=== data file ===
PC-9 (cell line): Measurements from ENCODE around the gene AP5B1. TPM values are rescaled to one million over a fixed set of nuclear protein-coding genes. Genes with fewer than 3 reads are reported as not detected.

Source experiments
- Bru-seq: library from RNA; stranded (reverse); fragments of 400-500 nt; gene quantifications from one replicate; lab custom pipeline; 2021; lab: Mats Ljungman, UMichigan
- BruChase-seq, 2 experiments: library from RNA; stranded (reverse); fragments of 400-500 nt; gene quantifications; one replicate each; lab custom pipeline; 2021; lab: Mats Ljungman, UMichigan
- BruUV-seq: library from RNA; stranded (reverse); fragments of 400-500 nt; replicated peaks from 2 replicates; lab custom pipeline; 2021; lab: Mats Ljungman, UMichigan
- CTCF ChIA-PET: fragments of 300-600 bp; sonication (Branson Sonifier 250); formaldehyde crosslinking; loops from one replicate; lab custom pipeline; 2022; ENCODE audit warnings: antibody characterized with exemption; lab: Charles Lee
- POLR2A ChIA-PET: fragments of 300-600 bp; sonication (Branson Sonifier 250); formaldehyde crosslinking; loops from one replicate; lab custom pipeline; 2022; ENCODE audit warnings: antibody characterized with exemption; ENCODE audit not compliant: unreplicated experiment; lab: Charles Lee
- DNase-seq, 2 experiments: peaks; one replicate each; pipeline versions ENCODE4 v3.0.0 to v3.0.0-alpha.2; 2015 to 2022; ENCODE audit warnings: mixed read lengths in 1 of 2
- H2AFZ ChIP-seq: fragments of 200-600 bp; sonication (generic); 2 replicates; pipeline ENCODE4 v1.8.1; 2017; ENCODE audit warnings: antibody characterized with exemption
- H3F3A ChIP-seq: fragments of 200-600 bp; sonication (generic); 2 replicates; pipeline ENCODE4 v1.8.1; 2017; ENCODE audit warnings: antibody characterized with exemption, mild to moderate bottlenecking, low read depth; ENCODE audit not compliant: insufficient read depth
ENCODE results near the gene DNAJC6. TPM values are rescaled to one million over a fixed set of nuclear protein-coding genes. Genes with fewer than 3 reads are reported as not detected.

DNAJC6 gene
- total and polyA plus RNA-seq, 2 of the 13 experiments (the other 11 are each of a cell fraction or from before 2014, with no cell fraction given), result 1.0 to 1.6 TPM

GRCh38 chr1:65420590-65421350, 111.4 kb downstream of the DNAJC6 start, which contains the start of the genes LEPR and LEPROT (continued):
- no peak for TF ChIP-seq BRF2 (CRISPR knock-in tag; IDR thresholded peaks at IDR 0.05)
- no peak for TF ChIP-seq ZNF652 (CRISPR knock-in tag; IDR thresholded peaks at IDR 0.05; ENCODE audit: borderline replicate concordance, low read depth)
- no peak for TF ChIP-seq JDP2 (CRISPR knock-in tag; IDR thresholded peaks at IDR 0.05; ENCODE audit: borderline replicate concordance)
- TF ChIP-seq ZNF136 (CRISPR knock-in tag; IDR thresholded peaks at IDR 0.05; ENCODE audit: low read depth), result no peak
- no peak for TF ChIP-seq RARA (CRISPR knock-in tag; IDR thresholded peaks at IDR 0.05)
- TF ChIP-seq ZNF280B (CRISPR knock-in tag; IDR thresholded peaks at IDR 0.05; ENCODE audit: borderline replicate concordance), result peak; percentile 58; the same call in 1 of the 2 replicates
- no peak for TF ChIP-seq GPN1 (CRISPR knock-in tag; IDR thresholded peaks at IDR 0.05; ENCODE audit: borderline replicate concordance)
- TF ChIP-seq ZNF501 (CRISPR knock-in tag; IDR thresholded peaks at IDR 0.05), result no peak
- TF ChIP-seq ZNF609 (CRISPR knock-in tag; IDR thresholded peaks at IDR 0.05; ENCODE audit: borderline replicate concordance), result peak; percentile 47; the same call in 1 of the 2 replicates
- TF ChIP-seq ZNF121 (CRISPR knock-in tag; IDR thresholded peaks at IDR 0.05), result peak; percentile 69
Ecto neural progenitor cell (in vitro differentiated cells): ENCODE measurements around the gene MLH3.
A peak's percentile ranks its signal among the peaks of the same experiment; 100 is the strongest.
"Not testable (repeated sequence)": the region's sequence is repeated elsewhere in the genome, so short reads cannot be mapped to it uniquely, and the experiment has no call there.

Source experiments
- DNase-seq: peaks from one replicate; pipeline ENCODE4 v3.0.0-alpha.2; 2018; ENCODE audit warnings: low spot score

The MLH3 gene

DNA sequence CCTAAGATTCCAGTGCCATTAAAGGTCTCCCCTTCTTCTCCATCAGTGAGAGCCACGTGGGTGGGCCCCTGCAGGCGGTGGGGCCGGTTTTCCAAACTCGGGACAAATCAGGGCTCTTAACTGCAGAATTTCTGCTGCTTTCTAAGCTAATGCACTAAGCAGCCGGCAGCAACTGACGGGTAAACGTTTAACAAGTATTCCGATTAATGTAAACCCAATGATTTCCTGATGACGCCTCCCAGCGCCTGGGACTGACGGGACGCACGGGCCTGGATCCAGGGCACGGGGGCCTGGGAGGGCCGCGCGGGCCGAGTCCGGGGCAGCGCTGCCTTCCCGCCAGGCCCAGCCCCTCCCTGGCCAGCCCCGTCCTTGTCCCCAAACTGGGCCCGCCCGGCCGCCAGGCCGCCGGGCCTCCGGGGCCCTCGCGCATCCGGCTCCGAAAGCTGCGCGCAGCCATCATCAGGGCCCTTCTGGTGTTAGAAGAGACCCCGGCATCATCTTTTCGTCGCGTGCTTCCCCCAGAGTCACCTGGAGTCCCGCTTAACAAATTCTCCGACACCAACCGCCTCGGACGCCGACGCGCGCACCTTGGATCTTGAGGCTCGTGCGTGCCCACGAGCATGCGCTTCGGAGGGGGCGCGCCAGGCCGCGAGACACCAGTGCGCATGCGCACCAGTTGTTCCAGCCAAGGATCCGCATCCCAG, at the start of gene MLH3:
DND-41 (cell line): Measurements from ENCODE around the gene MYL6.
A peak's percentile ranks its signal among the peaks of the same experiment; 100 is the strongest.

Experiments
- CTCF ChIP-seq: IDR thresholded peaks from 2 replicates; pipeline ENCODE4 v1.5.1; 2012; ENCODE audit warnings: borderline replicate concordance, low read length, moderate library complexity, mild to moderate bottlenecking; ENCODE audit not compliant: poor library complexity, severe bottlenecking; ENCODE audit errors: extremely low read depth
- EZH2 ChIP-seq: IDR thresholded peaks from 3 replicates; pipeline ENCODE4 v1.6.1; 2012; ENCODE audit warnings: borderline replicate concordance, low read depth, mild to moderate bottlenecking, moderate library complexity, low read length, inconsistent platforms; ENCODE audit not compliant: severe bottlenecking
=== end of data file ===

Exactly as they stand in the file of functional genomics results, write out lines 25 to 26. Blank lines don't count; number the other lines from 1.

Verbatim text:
Ecto neural progenitor cell (in vitro differentiated cells): ENCODE measurements around the gene MLH3.
A peak's percentile ranks its signal among the peaks of the same experiment; 100 is the strongest.